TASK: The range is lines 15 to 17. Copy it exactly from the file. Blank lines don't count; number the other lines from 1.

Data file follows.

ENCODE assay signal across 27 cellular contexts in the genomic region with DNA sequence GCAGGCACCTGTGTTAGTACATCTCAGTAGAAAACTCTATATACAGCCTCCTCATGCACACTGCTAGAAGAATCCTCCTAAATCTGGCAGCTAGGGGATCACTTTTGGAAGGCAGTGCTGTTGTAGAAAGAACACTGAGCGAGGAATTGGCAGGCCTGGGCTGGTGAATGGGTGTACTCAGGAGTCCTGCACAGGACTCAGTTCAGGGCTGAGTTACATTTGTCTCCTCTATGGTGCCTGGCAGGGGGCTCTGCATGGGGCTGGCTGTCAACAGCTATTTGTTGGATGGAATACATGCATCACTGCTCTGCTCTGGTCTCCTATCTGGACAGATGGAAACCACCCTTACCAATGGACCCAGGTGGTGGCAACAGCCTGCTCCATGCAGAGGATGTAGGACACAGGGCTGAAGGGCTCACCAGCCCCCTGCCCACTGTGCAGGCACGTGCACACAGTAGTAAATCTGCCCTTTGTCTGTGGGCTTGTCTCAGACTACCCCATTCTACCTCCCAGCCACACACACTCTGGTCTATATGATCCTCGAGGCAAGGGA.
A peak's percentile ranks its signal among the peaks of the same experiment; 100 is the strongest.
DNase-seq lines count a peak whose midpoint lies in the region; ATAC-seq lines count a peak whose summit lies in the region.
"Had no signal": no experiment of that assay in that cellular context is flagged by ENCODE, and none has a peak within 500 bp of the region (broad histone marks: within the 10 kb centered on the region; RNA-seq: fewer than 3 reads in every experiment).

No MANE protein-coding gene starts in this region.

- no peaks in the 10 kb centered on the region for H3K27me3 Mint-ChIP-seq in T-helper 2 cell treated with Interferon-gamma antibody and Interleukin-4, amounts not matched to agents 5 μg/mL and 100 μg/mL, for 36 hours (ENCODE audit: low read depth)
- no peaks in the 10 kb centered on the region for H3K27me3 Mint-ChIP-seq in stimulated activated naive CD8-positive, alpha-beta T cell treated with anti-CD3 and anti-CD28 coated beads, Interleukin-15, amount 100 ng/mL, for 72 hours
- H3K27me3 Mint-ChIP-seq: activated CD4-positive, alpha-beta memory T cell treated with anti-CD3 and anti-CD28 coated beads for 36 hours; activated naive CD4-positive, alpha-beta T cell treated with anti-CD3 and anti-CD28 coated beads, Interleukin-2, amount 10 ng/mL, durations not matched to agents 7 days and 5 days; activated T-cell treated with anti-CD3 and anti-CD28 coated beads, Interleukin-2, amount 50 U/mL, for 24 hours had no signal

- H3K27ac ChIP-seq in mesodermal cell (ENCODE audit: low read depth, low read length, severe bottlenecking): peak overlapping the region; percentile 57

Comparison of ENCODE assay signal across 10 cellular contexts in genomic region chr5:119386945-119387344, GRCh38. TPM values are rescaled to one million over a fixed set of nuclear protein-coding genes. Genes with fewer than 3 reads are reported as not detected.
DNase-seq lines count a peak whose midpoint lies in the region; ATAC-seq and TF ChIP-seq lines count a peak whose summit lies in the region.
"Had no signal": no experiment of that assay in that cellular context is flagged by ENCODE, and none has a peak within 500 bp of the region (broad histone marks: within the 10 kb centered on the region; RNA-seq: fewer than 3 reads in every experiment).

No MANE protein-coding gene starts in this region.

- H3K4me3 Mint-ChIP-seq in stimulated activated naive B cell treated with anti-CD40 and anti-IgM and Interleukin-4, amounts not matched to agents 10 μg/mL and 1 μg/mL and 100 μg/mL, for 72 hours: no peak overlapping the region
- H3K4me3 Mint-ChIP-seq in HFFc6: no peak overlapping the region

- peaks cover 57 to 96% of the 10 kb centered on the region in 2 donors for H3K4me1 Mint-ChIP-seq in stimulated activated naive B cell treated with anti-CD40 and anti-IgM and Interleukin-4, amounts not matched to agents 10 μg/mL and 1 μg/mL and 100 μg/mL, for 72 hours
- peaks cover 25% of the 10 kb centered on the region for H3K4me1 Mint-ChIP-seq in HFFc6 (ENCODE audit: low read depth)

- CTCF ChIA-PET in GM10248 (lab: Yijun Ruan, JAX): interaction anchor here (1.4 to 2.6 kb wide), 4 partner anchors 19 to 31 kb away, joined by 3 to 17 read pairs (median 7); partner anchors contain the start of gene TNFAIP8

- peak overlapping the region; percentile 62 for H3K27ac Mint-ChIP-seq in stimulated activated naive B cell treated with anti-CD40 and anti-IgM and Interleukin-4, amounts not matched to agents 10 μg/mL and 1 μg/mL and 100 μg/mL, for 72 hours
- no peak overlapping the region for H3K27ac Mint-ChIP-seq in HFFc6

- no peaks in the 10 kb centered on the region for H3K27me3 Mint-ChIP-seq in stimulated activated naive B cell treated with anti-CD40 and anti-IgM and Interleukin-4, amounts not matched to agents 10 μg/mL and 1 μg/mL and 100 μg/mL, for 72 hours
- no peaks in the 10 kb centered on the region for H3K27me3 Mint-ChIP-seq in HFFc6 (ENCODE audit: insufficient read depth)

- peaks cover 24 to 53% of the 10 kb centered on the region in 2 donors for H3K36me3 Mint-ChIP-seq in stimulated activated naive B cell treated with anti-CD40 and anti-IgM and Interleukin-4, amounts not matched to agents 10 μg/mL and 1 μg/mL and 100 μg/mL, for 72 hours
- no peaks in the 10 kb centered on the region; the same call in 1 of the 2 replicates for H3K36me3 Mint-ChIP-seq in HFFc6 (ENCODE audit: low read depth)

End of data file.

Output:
- H3K4me3 Mint-ChIP-seq in HFFc6: no peak overlapping the region

- peaks cover 57 to 96% of the 10 kb centered on the region in 2 donors for H3K4me1 Mint-ChIP-seq in stimulated activated naive B cell treated with anti-CD40 and anti-IgM and Interleukin-4, amounts not matched to agents 10 μg/mL and 1 μg/mL and 100 μg/mL, for 72 hours
- peaks cover 25% of the 10 kb centered on the region for H3K4me1 Mint-ChIP-seq in HFFc6 (ENCODE audit: low read depth)